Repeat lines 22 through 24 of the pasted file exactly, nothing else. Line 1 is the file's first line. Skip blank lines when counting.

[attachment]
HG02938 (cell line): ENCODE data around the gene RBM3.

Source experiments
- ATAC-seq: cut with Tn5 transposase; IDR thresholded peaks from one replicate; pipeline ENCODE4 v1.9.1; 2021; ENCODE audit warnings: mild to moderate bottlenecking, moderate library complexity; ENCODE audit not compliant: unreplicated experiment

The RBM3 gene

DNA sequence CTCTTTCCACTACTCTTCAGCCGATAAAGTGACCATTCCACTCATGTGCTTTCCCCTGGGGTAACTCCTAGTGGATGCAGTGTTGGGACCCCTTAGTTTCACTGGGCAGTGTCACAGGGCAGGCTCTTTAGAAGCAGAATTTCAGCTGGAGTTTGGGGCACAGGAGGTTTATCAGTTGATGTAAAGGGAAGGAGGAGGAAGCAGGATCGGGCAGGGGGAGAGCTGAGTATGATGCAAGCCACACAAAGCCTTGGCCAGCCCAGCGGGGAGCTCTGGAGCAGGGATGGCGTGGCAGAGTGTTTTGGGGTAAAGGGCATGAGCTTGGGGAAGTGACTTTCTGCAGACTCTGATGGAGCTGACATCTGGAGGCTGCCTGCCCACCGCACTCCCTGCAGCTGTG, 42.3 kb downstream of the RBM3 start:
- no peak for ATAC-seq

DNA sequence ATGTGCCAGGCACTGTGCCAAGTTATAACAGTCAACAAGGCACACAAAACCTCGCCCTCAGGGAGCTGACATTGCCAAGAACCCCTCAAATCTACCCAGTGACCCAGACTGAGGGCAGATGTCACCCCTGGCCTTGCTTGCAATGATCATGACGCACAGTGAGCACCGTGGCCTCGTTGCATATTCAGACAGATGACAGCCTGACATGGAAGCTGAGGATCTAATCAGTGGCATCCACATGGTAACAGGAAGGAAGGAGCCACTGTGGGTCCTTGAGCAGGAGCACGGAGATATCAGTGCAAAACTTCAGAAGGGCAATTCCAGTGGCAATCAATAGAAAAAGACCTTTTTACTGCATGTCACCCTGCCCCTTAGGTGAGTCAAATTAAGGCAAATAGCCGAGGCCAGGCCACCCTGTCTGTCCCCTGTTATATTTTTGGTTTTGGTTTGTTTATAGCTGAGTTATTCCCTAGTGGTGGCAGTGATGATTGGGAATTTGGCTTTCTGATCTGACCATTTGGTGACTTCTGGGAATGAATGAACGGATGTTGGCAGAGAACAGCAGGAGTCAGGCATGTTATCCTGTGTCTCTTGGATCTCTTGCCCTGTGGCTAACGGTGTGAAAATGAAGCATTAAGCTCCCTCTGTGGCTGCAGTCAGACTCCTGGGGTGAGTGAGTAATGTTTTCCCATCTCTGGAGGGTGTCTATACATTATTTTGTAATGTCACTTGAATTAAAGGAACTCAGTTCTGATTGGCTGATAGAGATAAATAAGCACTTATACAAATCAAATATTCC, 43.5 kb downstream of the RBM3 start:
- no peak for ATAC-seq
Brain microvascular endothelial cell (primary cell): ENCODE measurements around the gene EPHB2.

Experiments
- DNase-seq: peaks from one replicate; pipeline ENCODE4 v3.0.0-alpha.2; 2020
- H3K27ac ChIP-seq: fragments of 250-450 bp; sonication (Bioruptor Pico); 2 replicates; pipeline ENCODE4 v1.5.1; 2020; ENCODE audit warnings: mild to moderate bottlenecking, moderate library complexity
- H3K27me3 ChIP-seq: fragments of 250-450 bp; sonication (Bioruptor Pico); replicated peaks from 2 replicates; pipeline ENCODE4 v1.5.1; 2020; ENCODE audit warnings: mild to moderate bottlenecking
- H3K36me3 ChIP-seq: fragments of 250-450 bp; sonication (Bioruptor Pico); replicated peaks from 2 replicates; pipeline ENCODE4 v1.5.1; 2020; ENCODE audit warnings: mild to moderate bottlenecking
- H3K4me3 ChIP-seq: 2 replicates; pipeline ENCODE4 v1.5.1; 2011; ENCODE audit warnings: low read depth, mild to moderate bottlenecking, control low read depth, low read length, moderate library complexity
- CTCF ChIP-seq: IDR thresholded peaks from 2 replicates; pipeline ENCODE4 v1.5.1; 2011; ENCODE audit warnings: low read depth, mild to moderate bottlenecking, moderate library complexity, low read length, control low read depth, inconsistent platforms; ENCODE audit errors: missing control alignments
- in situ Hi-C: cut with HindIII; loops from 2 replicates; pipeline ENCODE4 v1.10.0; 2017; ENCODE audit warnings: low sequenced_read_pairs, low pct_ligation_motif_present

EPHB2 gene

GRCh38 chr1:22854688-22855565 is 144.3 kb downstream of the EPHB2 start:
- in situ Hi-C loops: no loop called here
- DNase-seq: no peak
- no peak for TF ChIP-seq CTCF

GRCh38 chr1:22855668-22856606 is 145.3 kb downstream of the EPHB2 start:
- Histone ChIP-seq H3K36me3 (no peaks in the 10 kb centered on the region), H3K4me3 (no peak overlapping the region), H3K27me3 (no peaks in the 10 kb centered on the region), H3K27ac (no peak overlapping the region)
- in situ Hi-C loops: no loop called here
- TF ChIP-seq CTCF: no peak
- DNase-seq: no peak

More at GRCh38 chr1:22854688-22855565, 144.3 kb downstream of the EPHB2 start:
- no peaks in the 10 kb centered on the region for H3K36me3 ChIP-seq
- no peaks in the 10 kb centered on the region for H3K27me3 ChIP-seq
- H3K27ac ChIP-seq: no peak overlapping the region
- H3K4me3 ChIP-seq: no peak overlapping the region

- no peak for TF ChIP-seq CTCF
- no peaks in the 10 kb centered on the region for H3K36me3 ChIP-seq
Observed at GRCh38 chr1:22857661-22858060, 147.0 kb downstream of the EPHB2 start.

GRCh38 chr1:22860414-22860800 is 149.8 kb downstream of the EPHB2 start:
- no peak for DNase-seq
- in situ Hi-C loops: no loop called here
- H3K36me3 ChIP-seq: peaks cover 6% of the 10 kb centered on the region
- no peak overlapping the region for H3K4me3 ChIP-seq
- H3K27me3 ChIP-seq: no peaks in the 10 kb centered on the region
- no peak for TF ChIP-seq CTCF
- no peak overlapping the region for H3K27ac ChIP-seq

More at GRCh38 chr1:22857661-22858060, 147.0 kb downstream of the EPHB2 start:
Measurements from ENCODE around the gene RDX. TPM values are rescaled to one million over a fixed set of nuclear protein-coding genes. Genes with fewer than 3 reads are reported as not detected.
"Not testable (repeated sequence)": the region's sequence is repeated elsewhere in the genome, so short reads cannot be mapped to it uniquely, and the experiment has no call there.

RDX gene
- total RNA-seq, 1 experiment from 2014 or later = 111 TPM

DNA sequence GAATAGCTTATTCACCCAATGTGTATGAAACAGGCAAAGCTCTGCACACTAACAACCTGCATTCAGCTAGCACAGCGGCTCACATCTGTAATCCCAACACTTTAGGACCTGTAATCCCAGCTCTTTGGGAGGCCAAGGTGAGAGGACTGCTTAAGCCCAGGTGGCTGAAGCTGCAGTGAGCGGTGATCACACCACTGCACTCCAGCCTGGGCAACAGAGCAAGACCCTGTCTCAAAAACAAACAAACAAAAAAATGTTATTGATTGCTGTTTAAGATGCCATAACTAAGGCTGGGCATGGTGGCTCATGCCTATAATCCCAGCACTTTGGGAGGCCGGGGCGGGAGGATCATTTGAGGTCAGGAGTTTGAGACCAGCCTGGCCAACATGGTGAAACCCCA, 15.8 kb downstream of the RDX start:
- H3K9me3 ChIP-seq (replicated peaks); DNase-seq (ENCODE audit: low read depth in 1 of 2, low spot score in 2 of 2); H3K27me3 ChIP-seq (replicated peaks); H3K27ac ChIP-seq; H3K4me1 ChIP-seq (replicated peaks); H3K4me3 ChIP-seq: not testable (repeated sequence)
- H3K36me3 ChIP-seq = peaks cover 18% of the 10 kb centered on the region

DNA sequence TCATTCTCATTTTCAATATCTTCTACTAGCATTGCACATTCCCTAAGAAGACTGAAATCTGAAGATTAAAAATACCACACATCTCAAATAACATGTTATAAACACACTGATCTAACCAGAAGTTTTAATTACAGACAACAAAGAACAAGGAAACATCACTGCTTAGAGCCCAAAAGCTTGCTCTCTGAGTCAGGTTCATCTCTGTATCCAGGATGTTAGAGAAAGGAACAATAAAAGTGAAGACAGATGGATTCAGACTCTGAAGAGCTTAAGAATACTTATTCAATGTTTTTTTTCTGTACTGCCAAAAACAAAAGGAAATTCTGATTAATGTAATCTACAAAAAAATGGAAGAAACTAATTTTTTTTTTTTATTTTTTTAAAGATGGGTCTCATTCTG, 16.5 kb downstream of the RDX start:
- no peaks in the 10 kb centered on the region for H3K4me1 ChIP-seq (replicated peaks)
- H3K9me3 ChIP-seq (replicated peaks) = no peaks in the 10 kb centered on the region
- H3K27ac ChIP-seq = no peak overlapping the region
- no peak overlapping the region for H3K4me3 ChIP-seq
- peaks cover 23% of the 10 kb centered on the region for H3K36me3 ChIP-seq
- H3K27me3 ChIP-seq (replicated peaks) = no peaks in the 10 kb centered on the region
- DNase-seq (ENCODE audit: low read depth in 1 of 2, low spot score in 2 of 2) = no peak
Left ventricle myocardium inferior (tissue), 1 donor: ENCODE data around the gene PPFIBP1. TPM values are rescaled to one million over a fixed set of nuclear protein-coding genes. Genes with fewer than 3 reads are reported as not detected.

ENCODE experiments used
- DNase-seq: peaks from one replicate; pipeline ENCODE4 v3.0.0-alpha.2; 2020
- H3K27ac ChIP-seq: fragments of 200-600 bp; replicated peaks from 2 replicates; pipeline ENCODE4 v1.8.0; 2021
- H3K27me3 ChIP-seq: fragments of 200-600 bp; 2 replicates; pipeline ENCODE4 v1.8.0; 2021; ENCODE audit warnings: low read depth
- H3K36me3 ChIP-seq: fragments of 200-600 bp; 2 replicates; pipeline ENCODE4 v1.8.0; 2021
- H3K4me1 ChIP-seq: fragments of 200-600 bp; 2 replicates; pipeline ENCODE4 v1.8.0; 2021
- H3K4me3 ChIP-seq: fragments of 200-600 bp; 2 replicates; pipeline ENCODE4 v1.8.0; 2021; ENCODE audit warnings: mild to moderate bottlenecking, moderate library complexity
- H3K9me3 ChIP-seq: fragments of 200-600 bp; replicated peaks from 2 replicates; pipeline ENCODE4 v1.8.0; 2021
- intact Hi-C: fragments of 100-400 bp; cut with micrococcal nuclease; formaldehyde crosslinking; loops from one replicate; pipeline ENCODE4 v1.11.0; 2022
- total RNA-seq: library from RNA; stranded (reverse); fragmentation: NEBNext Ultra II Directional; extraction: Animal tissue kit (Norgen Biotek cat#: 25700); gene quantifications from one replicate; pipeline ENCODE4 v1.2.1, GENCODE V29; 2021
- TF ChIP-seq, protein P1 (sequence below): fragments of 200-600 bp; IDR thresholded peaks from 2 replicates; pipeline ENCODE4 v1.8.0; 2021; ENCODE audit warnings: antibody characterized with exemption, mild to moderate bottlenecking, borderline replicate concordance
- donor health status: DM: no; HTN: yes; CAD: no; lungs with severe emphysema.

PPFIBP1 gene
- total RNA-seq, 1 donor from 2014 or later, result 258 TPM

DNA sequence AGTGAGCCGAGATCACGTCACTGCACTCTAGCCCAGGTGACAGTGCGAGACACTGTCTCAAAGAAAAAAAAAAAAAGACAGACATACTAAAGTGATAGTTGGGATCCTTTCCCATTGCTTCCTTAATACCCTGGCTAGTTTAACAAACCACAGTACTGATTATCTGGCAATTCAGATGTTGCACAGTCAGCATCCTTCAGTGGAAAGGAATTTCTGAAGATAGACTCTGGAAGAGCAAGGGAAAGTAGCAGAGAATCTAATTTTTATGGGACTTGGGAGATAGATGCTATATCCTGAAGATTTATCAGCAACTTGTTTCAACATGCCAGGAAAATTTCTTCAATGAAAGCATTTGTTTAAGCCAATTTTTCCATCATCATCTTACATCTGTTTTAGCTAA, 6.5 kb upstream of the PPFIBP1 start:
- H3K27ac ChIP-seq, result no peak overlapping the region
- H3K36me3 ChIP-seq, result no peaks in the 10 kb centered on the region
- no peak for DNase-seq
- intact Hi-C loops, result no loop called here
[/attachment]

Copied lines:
- no peak for TF ChIP-seq CTCF

GRCh38 chr1:22855668-22856606 is 145.3 kb downstream of the EPHB2 start:
- Histone ChIP-seq H3K36me3 (no peaks in the 10 kb centered on the region), H3K4me3 (no peak overlapping the region), H3K27me3 (no peaks in the 10 kb centered on the region), H3K27ac (no peak overlapping the region)